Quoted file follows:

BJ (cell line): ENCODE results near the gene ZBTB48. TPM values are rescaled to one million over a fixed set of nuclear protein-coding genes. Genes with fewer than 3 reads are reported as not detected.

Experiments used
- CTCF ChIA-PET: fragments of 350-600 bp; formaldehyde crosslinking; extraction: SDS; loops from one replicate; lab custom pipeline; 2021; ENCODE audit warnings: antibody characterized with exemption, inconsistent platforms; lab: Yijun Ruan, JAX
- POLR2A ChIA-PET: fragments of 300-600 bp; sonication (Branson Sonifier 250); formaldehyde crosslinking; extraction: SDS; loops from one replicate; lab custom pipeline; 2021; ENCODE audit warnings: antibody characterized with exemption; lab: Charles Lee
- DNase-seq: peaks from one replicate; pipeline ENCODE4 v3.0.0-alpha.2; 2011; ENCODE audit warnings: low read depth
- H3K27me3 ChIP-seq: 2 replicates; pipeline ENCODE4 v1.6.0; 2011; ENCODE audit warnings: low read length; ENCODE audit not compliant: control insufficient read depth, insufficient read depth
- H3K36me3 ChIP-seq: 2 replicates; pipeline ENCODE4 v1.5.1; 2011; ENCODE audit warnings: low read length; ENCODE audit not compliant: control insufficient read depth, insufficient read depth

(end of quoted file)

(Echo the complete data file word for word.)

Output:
BJ (cell line): ENCODE results near the gene ZBTB48. TPM values are rescaled to one million over a fixed set of nuclear protein-coding genes. Genes with fewer than 3 reads are reported as not detected.

Experiments used
- CTCF ChIA-PET: fragments of 350-600 bp; formaldehyde crosslinking; extraction: SDS; loops from one replicate; lab custom pipeline; 2021; ENCODE audit warnings: antibody characterized with exemption, inconsistent platforms; lab: Yijun Ruan, JAX
- POLR2A ChIA-PET: fragments of 300-600 bp; sonication (Branson Sonifier 250); formaldehyde crosslinking; extraction: SDS; loops from one replicate; lab custom pipeline; 2021; ENCODE audit warnings: antibody characterized with exemption; lab: Charles Lee
- DNase-seq: peaks from one replicate; pipeline ENCODE4 v3.0.0-alpha.2; 2011; ENCODE audit warnings: low read depth
- H3K27me3 ChIP-seq: 2 replicates; pipeline ENCODE4 v1.6.0; 2011; ENCODE audit warnings: low read length; ENCODE audit not compliant: control insufficient read depth, insufficient read depth
- H3K36me3 ChIP-seq: 2 replicates; pipeline ENCODE4 v1.5.1; 2011; ENCODE audit warnings: low read length; ENCODE audit not compliant: control insufficient read depth, insufficient read depth